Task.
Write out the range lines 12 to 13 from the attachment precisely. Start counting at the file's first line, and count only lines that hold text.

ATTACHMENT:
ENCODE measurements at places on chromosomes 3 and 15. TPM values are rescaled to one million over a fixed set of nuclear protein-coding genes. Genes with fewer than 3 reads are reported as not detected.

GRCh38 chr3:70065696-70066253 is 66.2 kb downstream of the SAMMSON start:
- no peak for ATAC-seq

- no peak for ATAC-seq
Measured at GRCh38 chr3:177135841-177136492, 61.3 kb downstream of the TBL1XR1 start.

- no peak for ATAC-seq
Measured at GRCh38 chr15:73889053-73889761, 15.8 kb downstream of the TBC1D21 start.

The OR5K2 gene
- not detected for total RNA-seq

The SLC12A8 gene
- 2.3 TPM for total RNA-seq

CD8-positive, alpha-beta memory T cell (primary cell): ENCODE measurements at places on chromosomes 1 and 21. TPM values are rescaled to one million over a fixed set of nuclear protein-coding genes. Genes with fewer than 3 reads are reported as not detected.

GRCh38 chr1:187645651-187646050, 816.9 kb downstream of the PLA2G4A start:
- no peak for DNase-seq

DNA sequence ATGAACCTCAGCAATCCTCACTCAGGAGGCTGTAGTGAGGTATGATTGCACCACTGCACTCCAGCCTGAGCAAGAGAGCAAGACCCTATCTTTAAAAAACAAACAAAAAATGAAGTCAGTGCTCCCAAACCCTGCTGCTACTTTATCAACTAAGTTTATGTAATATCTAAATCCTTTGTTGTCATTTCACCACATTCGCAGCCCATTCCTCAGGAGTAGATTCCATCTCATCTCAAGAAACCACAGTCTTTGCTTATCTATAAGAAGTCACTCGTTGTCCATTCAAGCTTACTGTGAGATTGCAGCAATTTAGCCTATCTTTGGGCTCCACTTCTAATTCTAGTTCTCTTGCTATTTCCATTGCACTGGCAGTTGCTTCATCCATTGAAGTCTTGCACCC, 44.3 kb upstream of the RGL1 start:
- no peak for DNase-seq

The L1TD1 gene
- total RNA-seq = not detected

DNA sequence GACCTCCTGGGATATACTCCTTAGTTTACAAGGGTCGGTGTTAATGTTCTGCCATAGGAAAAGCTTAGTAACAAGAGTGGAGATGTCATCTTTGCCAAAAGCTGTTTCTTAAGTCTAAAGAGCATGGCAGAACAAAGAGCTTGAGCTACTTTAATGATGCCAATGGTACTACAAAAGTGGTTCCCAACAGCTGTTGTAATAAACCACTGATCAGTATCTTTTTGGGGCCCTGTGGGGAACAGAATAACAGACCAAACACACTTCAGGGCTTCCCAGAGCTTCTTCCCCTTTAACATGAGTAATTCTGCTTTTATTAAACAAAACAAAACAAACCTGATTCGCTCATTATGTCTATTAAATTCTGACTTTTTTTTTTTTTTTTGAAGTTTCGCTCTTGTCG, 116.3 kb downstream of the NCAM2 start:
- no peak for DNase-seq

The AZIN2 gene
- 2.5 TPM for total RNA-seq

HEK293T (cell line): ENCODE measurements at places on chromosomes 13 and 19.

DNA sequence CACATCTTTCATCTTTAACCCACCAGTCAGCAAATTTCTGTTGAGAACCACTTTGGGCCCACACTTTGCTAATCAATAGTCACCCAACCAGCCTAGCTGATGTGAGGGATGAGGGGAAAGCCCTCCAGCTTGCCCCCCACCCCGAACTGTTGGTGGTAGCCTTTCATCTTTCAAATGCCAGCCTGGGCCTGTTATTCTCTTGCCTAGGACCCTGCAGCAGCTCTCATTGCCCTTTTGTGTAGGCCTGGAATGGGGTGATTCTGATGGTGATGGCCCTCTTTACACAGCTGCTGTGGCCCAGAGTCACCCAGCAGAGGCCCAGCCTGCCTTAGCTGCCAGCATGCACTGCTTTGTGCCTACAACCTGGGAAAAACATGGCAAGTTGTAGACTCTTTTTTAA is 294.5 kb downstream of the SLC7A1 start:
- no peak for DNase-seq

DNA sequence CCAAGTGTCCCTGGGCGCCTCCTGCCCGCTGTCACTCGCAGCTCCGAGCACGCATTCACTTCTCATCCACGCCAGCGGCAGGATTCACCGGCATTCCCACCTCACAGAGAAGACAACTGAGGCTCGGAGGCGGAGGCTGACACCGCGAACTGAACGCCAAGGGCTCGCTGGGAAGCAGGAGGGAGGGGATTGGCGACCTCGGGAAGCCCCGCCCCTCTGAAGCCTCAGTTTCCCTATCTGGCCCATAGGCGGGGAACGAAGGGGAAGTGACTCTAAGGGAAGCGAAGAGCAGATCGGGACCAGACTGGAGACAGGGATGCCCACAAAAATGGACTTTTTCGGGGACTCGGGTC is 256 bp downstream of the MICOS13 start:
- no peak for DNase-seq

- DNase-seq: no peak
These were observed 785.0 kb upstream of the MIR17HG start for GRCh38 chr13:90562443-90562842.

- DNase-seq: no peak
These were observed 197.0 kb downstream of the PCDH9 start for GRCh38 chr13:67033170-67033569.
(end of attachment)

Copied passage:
CD8-positive, alpha-beta memory T cell (primary cell): ENCODE measurements at places on chromosomes 1 and 21. TPM values are rescaled to one million over a fixed set of nuclear protein-coding genes. Genes with fewer than 3 reads are reported as not detected.

GRCh38 chr1:187645651-187646050, 816.9 kb downstream of the PLA2G4A start: